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FREELANCER'S RATES?

QUESTION FOR DAN O’DAY:

I've got a question regarding copywriting/production rates. I'm an ad copywriter who has been doing a lot of freelance radio lately. I've been charging $450+ per script based on my standard fees with no complaints.

Although I'm competing with "free" production at local stations, my spots have been well-received and produce results. My questions are:

Are there "standard" industry rates for copywriting in the radio industry?

Should I charge an extra fee if I help produce a spot?

What are opportunities with other radio-focused agencies/companies for script work?

DAN REPLIES:

Are there "standard" industry rates for copywriting in the radio industry?

Definitely not; it's whatever the market will bear.

Should I charge an extra fee if I help produce a spot?

That depends upon your goals. By "help produce," I assume you mean physically attend the recording session. Or do you also mean helping in the casting and the selection of music and sound effects?

If you think being at the recording session, do you mean at a studio or at a radio station?

Would spending time inside the various studios in your market provide with you new, personal relationships with people who would be in a position to send more work your way?

Would being at the radio station provide you with any benefits?

The more the answers to the above questions are "yes," the more you might consider not charging an extra fee.

On the other hand, are you overworked and overbooked? Would "helping produce" place untenable demands upon your time & energy? Would you enjoy helping to produce, or would it be an annoyance?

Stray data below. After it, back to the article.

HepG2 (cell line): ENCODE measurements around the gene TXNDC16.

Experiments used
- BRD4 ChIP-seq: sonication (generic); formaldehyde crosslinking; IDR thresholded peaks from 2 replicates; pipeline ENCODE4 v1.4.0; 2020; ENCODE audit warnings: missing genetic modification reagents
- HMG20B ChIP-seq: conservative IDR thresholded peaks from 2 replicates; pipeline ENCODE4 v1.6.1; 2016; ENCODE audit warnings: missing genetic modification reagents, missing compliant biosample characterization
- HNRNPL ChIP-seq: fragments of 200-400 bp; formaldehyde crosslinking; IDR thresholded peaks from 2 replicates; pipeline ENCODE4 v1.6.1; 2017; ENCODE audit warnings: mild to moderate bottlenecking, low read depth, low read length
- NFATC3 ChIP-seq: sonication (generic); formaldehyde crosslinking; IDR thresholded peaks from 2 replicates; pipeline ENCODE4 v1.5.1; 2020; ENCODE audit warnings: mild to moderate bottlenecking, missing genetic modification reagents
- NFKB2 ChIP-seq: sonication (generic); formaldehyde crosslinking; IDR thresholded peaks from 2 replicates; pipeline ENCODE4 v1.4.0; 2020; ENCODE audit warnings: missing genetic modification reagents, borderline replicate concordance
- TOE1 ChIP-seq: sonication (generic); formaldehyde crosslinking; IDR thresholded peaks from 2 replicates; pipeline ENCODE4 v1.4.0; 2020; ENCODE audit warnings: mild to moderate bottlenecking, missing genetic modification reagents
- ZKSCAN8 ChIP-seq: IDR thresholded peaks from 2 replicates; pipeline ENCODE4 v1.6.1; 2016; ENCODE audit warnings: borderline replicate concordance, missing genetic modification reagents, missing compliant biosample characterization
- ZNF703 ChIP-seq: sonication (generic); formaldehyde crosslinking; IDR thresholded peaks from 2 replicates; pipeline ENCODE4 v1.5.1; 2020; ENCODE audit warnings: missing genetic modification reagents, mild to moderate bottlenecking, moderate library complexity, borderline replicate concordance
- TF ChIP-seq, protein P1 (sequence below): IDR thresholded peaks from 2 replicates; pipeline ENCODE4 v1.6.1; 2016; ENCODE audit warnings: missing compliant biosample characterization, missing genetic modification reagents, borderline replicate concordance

IMPORTANT: Even if you decide not to charge extra for this service, do NOT present it that way. Instead, built it into your fee. Start by asking yourself, "What would I charge if someone already had a completed script and wanted me to help produce it for them?"

Just as an example, let's say it's $100. Why not charge $495...and include this added service, at the client's option, at no charge. But be sure to point out that for anyone else, you would charge $100.

In fact, it's not very likely that someone will want to hire you to "help produce" a finished script. Either they want you to write it or produce it or both. So why not give this added feature a high "retail" price? Instead of $100, give it a price tag of $195 or, better, $249.

And if there's a client who absolutely has to get "a deal" in order to feel good about himself, you have the option of "this time only, just for you" removing that added option and charging him only $450, instead of your regular rate of $495.

What are opportunities with other radio-focused agencies/companies for script work?

It's wide-open, dependent only upon your willingness & ability to market yourself. Very few agencies focus on radio, so often they're more likely to be in the market for an occasional freelancer.

Dick Orkin and I produce an annual radio creative event (INTERNATIONAL RADIO CREATIVE & PRODUCTION SUMMIT) for people who do what you do (albeit most of them do it inside radio stations). Maybe it's something you'd enjoy attending.

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